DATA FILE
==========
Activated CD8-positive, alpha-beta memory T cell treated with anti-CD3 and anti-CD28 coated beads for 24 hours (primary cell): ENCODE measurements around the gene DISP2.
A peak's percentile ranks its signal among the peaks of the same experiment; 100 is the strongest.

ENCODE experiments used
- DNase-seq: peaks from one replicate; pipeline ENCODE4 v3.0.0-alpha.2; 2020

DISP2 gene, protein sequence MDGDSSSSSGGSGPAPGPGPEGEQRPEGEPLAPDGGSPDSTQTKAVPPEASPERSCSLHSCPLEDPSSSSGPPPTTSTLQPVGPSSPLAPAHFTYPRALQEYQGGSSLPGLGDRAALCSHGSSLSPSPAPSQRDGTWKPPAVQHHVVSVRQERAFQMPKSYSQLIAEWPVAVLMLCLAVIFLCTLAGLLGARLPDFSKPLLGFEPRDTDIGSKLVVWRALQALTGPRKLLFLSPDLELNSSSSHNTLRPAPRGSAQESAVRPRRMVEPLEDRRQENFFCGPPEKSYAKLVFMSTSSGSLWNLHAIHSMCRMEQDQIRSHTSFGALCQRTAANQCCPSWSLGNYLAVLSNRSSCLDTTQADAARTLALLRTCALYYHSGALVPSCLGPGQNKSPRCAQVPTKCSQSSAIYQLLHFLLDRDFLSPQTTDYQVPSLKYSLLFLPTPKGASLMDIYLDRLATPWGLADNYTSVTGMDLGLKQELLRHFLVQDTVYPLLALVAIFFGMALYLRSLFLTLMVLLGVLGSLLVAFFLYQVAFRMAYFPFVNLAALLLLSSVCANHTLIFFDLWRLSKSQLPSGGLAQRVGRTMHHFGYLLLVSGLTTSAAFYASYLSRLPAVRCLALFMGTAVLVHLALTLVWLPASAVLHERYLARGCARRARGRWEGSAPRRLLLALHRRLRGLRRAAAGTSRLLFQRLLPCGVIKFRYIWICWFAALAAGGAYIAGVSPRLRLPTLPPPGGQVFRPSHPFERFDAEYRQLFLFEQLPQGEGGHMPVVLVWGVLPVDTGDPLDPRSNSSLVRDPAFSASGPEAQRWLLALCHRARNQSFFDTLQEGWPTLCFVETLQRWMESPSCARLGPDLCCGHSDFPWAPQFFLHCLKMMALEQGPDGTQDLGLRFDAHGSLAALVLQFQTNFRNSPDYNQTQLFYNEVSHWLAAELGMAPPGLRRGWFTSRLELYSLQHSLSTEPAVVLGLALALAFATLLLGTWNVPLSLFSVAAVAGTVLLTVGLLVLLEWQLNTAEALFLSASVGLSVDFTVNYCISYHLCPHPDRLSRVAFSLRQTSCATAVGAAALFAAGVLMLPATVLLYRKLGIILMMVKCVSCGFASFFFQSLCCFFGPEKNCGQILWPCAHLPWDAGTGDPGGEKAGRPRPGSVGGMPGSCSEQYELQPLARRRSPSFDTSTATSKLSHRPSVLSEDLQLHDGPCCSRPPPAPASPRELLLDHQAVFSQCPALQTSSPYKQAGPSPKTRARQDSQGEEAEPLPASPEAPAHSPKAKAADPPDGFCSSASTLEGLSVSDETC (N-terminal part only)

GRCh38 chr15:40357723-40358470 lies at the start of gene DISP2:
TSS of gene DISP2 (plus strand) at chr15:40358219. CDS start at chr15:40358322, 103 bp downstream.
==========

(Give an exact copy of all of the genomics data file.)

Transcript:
Activated CD8-positive, alpha-beta memory T cell treated with anti-CD3 and anti-CD28 coated beads for 24 hours (primary cell): ENCODE measurements around the gene DISP2.
A peak's percentile ranks its signal among the peaks of the same experiment; 100 is the strongest.

ENCODE experiments used
- DNase-seq: peaks from one replicate; pipeline ENCODE4 v3.0.0-alpha.2; 2020

DISP2 gene, protein sequence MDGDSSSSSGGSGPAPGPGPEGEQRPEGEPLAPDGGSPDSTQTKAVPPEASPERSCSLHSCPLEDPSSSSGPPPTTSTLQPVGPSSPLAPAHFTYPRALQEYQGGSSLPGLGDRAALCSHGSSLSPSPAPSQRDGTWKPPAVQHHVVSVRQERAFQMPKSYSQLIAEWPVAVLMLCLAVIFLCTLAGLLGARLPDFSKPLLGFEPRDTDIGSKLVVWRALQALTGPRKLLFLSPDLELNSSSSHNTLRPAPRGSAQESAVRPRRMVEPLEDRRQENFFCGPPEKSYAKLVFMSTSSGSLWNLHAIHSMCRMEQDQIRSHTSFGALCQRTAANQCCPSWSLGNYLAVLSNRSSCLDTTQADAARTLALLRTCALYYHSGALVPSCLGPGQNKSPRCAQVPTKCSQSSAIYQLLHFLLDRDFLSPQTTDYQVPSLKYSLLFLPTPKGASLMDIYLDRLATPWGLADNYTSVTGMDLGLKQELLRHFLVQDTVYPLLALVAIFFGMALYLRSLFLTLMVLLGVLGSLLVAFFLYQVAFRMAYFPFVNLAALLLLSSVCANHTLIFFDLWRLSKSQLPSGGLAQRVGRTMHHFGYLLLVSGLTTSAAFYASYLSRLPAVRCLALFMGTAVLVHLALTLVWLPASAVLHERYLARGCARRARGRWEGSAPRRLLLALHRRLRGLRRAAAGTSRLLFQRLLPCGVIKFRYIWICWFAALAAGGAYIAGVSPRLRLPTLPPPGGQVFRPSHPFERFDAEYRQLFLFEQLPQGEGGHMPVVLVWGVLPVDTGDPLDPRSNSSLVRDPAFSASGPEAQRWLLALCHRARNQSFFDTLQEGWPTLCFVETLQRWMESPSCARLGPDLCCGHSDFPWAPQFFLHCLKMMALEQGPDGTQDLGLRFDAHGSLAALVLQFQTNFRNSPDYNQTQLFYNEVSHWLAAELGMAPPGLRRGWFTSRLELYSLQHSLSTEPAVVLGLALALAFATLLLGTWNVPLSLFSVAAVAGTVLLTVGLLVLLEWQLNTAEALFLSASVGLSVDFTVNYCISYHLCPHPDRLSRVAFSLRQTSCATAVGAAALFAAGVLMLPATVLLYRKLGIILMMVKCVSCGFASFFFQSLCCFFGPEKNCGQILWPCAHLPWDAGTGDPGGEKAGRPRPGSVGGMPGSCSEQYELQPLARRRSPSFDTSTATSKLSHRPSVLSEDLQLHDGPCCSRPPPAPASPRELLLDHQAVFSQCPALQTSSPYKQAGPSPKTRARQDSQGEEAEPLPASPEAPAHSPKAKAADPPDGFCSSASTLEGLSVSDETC (N-terminal part only)

GRCh38 chr15:40357723-40358470 lies at the start of gene DISP2:
TSS of gene DISP2 (plus strand) at chr15:40358219. CDS start at chr15:40358322, 103 bp downstream.